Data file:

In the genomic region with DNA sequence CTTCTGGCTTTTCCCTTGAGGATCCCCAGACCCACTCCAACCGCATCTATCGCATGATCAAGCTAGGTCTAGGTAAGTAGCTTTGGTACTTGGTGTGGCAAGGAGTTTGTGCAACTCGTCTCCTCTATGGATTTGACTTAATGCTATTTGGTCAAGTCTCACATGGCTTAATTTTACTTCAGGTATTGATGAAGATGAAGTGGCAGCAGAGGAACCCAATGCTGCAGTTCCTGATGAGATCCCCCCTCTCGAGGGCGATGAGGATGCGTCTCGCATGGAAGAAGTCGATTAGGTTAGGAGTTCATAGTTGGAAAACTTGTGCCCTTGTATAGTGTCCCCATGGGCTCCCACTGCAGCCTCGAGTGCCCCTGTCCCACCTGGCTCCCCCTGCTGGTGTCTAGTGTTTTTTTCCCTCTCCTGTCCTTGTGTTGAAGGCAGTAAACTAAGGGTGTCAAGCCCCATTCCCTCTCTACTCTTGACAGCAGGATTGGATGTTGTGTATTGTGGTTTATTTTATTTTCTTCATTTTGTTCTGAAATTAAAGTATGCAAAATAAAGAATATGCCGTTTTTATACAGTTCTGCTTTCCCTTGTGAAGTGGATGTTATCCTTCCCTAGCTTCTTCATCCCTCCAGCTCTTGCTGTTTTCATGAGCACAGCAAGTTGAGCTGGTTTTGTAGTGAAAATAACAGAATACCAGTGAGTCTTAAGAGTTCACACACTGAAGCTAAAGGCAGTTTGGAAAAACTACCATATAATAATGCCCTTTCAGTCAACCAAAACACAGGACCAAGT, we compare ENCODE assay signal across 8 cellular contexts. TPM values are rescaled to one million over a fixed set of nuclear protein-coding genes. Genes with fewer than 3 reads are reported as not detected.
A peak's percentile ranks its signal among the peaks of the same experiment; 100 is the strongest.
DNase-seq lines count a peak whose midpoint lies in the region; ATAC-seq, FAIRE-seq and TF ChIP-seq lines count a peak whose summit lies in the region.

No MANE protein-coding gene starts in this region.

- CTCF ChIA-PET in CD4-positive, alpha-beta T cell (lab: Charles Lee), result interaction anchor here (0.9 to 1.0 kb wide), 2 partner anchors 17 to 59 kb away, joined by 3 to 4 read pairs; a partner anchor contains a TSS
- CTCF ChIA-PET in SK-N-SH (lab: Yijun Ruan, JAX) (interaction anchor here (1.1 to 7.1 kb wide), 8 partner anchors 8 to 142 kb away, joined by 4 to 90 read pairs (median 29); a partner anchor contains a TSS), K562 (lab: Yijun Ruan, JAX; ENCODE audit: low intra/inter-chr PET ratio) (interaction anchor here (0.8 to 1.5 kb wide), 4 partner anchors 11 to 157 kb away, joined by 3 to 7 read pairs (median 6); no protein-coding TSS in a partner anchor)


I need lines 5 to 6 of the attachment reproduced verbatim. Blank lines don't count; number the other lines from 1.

- CTCF ChIA-PET in CD4-positive, alpha-beta T cell (lab: Charles Lee), result interaction anchor here (0.9 to 1.0 kb wide), 2 partner anchors 17 to 59 kb away, joined by 3 to 4 read pairs; a partner anchor contains a TSS
- CTCF ChIA-PET in SK-N-SH (lab: Yijun Ruan, JAX) (interaction anchor here (1.1 to 7.1 kb wide), 8 partner anchors 8 to 142 kb away, joined by 4 to 90 read pairs (median 29); a partner anchor contains a TSS), K562 (lab: Yijun Ruan, JAX; ENCODE audit: low intra/inter-chr PET ratio) (interaction anchor here (0.8 to 1.5 kb wide), 4 partner anchors 11 to 157 kb away, joined by 3 to 7 read pairs (median 6); no protein-coding TSS in a partner anchor)